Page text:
After we took about ten million photos of Fuji-san at the check-in desk, we hopped into a Range Rover – the whole resort is located on a mountain side, there’s no public transportation that goes up there and taxis can’t make it up the steep driveway, either. The whole time, I was internally squeeing at the cuteness of everything, but I tried to hold it in because I thought the staff would think I was a little crazy. But, when we arrived to our room, I couldn’t help it: I OMG-ed for 5 minutes straight. It was sunset when we got to our room – the sun sets early because it sets behind Fuji, and it was gorgeous beyond belief.
All of the rooms face Fuji-san, with floor to ceiling windows for the best maximum view, at all times. I seriously thought I died and went to Fuji-san heaven. This is going to start to sound very gushy, but I can’t help it, I fell in love. The room had the perfect mix of indoor-outdoor space with touches of Japanese hipster minimalism. There was an outdoor deck with a poured concrete slab featuring a built-in mini fireplace. You know, to give you the camp vibes. A cheery little fire keeping you warm while you gaze up at the shadow of Fuji in the darkening sky, stars twinkling in and out of focus.
The deck was where Mike and I spent most of our time, in the chilly mountain air, drinking pour over coffee (for me) and Japanese whiskey (for him). It was like an outdoor living room, but the best kind of outdoor living room because in the middle, there was a kotatsu, in a sunken couch. Kotatsu, if you have never experienced one before, is amazing. It’s a table, with a heater on the underside of it. A very heavy blanket goes on top (they call it a futon) and then a tabletop goes on top of that. The idea is: you keep your legs and lower body tucked underneath the cozy heated blanket. You can use the table as a regular table – for snacks, food, working, basically anything you want. I never wanted to leave. The mix of the cold crisp air and the warmth of the kotatsu was the best of both worlds, especially when we had breakfast out there. The sun rising over Fuji-san, hints of pink on his snow cap, delicious breakfast food, and me by Mike’s side. It gave me the warm fuzzies.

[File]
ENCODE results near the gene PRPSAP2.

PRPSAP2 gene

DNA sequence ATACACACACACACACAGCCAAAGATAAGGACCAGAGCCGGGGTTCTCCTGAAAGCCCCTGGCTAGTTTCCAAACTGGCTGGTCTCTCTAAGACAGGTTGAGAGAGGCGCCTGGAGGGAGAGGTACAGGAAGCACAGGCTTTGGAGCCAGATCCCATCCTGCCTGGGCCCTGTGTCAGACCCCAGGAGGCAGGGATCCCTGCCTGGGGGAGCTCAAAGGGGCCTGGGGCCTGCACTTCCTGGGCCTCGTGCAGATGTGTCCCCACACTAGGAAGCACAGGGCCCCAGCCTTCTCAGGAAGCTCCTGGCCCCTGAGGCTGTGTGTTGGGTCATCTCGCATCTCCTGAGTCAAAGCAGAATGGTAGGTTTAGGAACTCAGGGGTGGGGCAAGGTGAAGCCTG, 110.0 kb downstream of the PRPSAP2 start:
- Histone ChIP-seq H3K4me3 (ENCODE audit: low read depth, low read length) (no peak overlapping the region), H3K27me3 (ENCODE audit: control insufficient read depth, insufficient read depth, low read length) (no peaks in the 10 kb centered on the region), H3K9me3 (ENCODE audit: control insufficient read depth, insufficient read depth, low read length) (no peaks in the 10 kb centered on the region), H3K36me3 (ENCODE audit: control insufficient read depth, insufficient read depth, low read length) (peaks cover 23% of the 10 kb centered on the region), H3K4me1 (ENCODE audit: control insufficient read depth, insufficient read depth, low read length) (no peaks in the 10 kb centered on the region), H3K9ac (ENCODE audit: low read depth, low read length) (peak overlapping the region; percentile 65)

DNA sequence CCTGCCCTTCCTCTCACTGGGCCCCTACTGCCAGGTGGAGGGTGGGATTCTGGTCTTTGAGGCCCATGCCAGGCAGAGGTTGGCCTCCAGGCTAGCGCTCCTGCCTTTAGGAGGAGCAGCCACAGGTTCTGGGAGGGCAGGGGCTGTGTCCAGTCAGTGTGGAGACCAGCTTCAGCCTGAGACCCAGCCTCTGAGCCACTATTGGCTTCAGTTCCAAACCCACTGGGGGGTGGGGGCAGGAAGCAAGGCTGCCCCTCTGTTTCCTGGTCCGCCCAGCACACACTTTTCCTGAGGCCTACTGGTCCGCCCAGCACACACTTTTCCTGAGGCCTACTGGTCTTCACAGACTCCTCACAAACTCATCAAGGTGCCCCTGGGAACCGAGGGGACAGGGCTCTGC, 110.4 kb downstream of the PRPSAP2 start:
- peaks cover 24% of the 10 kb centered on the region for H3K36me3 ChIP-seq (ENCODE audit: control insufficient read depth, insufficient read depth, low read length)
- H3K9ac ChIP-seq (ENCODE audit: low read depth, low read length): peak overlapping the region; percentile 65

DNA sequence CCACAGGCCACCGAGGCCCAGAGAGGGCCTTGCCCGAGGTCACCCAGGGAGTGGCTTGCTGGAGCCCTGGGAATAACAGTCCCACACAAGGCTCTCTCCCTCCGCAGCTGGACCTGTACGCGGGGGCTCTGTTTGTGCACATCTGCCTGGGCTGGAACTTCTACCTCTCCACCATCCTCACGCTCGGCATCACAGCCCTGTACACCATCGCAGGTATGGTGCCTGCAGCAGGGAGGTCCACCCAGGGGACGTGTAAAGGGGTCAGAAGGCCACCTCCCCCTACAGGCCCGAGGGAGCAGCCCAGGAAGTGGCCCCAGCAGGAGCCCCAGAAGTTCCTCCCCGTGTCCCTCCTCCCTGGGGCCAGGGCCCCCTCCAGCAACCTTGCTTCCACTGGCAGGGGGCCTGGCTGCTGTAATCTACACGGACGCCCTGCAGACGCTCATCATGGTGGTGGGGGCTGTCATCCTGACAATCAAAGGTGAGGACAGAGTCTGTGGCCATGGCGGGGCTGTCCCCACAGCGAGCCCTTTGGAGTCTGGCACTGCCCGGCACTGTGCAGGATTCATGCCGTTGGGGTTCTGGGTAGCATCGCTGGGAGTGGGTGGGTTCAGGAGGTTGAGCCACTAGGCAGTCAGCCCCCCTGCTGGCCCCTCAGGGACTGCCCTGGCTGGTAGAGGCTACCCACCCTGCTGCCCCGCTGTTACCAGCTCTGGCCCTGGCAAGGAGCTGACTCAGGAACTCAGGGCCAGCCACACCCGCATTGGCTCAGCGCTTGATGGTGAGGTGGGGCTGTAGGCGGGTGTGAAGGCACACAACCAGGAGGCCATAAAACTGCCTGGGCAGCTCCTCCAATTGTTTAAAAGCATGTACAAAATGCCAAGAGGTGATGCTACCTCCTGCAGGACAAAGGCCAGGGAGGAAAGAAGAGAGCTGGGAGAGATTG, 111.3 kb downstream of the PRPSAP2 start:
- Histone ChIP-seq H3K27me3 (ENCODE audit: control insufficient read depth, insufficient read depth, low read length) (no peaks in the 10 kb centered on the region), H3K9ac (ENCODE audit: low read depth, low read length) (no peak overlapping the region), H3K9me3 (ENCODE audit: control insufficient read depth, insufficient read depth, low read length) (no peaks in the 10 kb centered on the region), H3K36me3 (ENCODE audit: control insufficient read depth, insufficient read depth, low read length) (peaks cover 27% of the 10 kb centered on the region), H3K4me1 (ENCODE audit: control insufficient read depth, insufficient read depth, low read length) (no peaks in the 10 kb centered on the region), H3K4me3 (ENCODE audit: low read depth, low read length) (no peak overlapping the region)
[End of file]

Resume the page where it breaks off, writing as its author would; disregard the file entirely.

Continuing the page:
Aside from the kotatsu, the other highlight was definitely canoeing on Kawaguchiko. It was so cute – before we went out on the lake, we got a little tutorial and they asked us if we had ever used “Canadian canoes” before. We laughed and said, yes, because we’re from Canada. They asked us a what we call them over there and Mike and I looked at each other, bewildered and then settled on: canoes. We just call them canoes :)
The lake was cold and still and we could see our breath puff up in the air. Lucky for us, Fuji-san was visible in all of his glory. And, bonus, the lake was so still and smooth (aside from our paddling) that we could see Sakasa Fuji, or Inverted Fuji. We slowly paddled our way to the tiny, uninhabited island in the centre of the lake for a short hike amidst the leaves, for a different view of Fuji, this one framed by trees.
And that’s the thing about visiting Fuji. It’s all about being still and contemplating the many views of Fuji. And he does change, from minute to minute. One second he’s there, in his un-hazy glory, and then the next, the clouds are rolling in, a real-life painting with the clouds as brush strokes. The sun strikes through, highlighting the shadows, and you’re dwarfed by the beauty of it all.
this is what dreams are made of
mount fuji and you
zen fuji-san vibes,
PS – It really was a magical trip. We saw 2 shooting stars(!) and we got to see Fuji-san’s famed cloud hat, which aside from being cute, is also functional – according to locals, it lets you know that it’s going to rain the next day.
PPS – This isn’t sponsored, just wanted to share the love!